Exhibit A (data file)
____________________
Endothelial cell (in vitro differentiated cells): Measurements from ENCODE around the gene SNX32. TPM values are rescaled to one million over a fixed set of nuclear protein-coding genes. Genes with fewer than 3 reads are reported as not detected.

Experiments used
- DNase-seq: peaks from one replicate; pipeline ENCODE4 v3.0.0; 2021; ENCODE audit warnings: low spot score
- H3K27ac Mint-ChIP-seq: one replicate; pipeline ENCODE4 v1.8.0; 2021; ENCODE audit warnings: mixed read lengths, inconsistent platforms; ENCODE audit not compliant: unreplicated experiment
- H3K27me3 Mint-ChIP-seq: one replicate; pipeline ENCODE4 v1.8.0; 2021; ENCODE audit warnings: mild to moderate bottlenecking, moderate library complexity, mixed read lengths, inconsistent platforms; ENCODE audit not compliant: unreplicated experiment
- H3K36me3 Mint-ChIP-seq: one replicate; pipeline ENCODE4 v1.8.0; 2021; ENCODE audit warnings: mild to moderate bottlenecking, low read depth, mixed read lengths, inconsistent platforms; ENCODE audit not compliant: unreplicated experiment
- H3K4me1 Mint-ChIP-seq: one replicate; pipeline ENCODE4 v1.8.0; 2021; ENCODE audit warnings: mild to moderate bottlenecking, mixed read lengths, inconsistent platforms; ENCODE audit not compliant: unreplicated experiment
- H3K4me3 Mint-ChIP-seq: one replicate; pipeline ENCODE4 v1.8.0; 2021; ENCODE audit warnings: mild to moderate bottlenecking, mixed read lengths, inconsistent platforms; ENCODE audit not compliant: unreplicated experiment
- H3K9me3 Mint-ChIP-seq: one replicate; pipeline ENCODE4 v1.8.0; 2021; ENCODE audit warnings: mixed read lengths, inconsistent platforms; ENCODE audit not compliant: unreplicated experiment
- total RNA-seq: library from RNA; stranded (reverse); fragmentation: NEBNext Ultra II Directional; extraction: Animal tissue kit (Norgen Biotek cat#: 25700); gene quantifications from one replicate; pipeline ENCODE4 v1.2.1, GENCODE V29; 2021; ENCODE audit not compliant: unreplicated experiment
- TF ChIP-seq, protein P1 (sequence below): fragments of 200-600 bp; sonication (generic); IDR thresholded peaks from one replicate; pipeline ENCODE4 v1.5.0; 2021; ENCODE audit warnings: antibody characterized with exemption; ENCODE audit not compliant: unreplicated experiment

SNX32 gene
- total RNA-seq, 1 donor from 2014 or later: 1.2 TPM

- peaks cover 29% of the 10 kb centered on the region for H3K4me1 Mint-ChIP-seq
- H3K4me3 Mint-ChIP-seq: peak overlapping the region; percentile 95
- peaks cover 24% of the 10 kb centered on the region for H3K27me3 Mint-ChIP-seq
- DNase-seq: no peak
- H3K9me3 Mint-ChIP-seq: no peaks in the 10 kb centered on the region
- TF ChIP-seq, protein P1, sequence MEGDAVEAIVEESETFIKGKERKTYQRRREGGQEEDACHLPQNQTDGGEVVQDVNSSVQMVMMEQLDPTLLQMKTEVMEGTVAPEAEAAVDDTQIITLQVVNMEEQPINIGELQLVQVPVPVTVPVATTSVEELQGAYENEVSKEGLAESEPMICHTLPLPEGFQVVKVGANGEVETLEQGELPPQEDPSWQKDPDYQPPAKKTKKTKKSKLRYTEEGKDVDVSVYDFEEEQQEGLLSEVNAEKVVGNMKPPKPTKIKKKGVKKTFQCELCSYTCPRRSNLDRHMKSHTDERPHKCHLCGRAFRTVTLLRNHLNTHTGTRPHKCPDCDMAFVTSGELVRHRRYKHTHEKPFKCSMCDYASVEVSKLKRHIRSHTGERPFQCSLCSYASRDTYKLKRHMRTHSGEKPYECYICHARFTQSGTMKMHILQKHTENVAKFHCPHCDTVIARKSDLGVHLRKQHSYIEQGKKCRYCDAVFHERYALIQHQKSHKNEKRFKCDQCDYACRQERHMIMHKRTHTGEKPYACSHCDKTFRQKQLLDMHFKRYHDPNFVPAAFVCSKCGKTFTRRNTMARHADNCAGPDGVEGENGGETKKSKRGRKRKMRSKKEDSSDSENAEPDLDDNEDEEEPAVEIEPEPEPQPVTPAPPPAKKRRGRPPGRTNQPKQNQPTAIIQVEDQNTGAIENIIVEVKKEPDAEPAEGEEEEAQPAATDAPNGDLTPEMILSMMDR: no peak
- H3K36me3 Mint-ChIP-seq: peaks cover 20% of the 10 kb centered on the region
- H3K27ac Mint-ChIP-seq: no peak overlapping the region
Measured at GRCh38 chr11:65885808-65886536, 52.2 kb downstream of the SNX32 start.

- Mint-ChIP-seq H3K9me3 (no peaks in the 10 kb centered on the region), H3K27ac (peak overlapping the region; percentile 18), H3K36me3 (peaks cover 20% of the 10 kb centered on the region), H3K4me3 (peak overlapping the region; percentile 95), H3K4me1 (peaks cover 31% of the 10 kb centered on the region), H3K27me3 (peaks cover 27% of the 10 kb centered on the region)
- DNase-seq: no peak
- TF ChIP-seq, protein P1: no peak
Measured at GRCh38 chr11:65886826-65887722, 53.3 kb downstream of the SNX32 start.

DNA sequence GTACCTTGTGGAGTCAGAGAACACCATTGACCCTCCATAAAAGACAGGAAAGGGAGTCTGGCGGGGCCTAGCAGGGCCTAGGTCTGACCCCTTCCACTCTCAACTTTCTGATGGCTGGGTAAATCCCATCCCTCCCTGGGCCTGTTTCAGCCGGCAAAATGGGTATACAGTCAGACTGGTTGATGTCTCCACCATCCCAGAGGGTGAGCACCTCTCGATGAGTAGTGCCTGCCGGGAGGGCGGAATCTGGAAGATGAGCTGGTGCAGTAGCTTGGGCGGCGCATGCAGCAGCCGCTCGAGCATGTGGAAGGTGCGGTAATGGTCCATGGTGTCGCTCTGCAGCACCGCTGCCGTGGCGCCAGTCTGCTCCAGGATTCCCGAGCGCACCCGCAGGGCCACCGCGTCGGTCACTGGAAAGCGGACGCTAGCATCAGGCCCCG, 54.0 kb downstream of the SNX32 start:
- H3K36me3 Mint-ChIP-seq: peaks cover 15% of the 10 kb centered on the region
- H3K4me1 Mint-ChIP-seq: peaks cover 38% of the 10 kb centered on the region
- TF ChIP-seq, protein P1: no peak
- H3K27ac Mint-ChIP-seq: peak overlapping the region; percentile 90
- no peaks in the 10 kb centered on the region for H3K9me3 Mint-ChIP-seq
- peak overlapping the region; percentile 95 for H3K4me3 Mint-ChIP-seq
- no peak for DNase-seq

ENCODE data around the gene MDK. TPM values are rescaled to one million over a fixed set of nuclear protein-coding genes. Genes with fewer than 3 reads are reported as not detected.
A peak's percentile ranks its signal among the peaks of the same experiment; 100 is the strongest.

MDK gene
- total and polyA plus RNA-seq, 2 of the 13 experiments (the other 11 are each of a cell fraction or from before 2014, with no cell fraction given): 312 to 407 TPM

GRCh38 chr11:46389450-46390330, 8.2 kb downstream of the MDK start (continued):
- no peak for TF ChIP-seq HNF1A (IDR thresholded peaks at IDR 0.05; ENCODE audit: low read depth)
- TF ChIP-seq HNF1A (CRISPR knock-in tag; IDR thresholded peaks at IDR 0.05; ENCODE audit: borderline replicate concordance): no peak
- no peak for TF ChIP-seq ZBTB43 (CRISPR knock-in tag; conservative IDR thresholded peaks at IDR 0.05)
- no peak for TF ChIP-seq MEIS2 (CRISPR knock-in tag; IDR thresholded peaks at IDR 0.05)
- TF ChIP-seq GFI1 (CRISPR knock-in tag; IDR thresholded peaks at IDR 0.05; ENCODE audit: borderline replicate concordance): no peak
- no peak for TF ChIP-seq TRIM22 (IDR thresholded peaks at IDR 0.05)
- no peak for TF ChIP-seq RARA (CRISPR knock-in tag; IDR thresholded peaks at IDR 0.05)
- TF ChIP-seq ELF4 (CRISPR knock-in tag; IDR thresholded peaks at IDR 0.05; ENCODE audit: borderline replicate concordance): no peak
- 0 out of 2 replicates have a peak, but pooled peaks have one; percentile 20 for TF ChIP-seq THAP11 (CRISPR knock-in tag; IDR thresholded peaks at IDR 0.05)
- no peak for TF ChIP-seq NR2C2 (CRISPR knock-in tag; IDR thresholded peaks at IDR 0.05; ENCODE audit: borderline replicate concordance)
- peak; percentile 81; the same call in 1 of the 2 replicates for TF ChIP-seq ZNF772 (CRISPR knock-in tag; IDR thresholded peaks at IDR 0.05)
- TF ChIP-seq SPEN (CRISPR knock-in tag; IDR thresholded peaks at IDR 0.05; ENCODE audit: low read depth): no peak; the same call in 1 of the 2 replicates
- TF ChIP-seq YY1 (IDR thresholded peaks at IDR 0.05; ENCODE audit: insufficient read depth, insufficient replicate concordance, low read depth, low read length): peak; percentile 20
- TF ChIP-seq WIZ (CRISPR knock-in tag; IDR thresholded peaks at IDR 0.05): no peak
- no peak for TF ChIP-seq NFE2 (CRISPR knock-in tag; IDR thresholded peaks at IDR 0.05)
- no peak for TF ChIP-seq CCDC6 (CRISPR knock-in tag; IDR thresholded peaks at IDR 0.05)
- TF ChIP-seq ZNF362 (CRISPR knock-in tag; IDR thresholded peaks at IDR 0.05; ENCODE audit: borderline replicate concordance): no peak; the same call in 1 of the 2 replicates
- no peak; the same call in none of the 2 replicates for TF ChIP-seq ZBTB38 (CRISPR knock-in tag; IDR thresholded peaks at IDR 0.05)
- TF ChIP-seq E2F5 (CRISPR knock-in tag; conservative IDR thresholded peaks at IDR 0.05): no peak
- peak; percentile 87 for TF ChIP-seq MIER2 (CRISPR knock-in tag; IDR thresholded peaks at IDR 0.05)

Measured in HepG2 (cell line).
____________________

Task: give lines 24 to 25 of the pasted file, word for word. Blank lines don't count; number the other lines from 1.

- DNase-seq: no peak
- TF ChIP-seq, protein P1: no peak